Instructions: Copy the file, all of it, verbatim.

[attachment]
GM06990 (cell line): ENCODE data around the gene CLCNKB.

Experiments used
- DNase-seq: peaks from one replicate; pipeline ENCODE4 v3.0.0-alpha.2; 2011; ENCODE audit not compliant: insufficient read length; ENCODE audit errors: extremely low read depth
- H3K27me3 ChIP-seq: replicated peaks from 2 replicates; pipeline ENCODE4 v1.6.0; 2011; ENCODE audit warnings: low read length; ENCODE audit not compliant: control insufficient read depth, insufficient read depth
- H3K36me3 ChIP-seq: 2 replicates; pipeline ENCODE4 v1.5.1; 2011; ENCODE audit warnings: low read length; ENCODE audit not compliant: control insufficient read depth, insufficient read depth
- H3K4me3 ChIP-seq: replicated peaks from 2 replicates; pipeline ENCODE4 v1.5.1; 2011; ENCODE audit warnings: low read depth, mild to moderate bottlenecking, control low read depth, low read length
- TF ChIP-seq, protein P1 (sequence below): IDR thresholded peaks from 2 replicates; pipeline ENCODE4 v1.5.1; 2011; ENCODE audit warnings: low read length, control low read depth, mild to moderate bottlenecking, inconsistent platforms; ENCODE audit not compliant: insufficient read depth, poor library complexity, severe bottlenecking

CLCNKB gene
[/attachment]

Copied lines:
GM06990 (cell line): ENCODE data around the gene CLCNKB.

Experiments used
- DNase-seq: peaks from one replicate; pipeline ENCODE4 v3.0.0-alpha.2; 2011; ENCODE audit not compliant: insufficient read length; ENCODE audit errors: extremely low read depth
- H3K27me3 ChIP-seq: replicated peaks from 2 replicates; pipeline ENCODE4 v1.6.0; 2011; ENCODE audit warnings: low read length; ENCODE audit not compliant: control insufficient read depth, insufficient read depth
- H3K36me3 ChIP-seq: 2 replicates; pipeline ENCODE4 v1.5.1; 2011; ENCODE audit warnings: low read length; ENCODE audit not compliant: control insufficient read depth, insufficient read depth
- H3K4me3 ChIP-seq: replicated peaks from 2 replicates; pipeline ENCODE4 v1.5.1; 2011; ENCODE audit warnings: low read depth, mild to moderate bottlenecking, control low read depth, low read length
- TF ChIP-seq, protein P1 (sequence below): IDR thresholded peaks from 2 replicates; pipeline ENCODE4 v1.5.1; 2011; ENCODE audit warnings: low read length, control low read depth, mild to moderate bottlenecking, inconsistent platforms; ENCODE audit not compliant: insufficient read depth, poor library complexity, severe bottlenecking

CLCNKB gene